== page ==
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Tibetan Sage: Entering the Hall of Records Paperback – August 2, 2007

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Editorial Reviews

Review

"Rampa is one of the most influencial writers of the last 50 years in the metaphysical field. His first book The Third Eye published back in the l950s was considered one of the best books of its era and is still in print. Rampa was a healer, traveled astrally, met with space beings and told incredible stories which have stayed with his fans over half a century. His style of writing is crisp and moves at an incredible speed. Most readers report they read his books over and over and spiritual comfort." --Tim Beckley/ConspiracyJournal.com

About the Author

Tuesday Lobsang Rampa has sold over 15 million books world wide. He has written more on mysticism in the East than any other author. His best known works have included The Third Eye, The Hermit, Feeding The Flame, Cave of the Ancients. Rampa could, it is said, read everyone's aura within a minute of meeting them. His books are full of stories of psychic development, lost worlds, secret societies, UFOs, underground worlds.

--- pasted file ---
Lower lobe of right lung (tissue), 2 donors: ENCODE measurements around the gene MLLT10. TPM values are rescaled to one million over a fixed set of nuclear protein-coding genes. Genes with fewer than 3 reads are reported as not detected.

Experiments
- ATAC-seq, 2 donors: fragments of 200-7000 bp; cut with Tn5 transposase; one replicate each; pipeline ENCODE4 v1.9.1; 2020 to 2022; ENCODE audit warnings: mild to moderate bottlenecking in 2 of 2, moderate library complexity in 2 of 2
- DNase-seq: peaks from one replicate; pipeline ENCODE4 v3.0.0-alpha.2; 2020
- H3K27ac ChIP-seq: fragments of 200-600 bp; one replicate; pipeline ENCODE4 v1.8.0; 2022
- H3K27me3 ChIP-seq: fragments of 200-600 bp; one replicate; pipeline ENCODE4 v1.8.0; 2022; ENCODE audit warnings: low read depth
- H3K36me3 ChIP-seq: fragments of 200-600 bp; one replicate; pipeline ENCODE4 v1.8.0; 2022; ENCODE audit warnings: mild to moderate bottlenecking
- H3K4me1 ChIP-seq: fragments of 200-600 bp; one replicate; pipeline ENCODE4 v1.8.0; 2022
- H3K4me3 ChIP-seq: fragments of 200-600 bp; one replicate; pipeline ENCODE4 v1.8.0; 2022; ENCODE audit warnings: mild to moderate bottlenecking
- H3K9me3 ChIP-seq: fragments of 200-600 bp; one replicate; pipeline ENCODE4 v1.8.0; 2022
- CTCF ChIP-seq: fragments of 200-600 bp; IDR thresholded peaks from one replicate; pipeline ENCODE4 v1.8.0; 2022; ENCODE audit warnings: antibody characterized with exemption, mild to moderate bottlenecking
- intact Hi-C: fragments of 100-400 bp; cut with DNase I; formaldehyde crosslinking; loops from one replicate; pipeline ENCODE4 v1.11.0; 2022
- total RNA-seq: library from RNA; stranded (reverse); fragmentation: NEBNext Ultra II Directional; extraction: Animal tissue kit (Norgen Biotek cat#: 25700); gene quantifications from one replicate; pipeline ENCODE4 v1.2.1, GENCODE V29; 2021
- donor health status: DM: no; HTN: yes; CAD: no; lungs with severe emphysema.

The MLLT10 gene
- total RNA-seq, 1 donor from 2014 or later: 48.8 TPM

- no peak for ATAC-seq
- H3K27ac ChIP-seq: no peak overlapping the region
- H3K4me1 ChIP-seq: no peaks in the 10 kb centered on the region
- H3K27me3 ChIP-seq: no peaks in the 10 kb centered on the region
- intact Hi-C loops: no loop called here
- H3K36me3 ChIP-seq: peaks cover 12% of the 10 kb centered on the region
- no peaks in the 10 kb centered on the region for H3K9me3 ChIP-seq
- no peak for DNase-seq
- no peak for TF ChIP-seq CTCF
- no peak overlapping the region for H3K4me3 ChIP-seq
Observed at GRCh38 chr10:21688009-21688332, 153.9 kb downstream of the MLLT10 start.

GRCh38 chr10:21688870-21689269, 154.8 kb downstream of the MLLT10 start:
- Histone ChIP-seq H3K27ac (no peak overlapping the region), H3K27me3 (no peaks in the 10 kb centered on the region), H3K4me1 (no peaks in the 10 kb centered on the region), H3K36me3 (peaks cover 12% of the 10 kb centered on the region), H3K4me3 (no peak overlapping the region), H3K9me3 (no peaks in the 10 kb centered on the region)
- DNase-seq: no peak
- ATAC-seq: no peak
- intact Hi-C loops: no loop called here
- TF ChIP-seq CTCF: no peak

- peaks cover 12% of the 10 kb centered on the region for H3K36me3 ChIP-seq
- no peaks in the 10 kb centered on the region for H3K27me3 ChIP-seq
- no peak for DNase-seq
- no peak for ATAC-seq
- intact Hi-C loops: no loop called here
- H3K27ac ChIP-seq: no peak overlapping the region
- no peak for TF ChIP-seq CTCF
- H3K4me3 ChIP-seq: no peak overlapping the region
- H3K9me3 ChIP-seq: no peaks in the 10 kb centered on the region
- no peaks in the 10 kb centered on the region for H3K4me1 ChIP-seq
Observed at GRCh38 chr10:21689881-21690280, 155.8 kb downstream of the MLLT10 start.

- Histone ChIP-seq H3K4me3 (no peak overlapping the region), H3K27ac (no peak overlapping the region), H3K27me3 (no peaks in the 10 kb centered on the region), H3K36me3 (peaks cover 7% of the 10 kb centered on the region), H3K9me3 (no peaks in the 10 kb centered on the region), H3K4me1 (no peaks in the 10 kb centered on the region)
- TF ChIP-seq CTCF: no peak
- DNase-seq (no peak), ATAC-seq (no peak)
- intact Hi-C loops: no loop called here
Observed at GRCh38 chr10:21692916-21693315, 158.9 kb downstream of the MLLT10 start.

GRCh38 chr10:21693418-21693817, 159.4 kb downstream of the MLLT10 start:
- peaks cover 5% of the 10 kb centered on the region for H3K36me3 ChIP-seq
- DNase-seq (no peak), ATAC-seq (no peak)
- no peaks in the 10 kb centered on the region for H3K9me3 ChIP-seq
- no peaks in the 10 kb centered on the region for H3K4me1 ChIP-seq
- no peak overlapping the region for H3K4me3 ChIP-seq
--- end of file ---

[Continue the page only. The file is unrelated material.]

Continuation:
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Product Details

  • Paperback: 160 pages
  • Publisher: Inner Light (August 2, 2007)
  • Language: English
  • ISBN-10: 1892062062
  • ISBN-13: 978-1892062062
  • Product Dimensions: 8.5 x 0.2 x 11 inches
  • Shipping Weight: 9.1 ounces (View shipping rates and policies)
  • Average Customer Review: 3.2 out of 5 stars  See all reviews (9 customer reviews)
  • Amazon Best Sellers Rank: #496,057 in Books (See Top 100 in Books)

Customer Reviews

Most Helpful Customer Reviews